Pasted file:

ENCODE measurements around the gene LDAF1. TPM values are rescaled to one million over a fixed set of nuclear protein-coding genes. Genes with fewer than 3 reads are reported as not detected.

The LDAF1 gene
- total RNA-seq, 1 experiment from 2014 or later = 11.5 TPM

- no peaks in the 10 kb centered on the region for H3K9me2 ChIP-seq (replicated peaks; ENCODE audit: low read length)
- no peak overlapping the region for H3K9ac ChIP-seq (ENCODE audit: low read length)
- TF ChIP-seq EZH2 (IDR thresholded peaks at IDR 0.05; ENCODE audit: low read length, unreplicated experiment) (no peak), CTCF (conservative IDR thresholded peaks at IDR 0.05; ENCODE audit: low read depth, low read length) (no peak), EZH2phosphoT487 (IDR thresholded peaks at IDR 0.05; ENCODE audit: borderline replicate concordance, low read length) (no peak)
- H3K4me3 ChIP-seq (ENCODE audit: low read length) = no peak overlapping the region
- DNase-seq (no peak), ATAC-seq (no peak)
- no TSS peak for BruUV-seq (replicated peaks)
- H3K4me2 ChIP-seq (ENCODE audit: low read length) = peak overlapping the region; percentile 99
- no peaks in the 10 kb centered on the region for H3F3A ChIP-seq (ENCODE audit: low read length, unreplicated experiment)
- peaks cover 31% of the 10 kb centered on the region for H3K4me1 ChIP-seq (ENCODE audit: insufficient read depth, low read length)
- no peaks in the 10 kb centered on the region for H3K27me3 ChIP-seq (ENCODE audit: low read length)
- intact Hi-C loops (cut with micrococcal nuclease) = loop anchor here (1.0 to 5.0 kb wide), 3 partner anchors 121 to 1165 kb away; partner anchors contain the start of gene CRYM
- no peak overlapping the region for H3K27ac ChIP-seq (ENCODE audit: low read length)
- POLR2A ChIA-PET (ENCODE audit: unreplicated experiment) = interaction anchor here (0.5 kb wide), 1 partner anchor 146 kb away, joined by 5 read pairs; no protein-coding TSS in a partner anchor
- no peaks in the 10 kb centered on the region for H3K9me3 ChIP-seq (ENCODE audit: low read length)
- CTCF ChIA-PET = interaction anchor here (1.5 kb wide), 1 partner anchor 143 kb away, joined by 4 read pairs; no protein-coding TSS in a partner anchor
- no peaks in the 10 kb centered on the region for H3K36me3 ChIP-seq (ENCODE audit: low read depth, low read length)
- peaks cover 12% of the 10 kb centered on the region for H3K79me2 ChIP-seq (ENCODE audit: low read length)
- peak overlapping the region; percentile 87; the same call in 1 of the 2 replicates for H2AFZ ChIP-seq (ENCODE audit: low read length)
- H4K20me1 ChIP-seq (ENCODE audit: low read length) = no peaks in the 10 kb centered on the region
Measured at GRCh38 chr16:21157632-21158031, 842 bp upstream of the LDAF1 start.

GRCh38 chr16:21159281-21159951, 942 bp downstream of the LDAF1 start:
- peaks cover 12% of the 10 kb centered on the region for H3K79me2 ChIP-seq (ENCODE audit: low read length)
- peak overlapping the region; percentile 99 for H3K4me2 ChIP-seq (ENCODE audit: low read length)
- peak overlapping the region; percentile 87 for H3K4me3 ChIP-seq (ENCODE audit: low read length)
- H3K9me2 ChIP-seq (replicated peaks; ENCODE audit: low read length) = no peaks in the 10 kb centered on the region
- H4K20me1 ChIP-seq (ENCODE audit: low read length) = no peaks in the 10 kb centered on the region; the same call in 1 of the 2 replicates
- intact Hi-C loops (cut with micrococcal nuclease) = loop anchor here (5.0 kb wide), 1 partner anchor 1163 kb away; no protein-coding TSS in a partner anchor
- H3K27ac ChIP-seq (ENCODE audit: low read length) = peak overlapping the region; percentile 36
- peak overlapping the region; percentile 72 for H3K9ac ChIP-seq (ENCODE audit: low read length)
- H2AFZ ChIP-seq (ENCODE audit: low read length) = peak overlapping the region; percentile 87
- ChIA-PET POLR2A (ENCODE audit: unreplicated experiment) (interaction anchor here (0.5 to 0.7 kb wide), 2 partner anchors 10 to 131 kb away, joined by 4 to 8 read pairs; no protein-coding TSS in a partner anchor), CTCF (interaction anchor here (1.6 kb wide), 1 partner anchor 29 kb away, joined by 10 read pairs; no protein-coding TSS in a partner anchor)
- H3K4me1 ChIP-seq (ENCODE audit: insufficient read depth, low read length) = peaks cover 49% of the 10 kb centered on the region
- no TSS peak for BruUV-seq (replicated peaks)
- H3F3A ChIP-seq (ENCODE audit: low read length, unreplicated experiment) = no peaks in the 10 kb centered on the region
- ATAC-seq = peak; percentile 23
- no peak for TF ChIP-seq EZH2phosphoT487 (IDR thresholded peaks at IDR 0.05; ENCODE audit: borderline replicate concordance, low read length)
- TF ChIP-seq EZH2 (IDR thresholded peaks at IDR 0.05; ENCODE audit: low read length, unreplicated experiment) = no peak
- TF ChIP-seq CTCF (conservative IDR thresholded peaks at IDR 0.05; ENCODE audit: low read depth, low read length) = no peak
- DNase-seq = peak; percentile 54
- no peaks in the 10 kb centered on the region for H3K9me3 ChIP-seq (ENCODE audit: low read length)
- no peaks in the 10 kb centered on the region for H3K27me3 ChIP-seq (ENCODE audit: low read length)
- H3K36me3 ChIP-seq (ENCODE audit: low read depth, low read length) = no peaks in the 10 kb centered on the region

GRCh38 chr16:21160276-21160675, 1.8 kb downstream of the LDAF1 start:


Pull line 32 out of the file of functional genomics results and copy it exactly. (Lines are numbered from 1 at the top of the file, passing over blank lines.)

- peak overlapping the region; percentile 72 for H3K9ac ChIP-seq (ENCODE audit: low read length)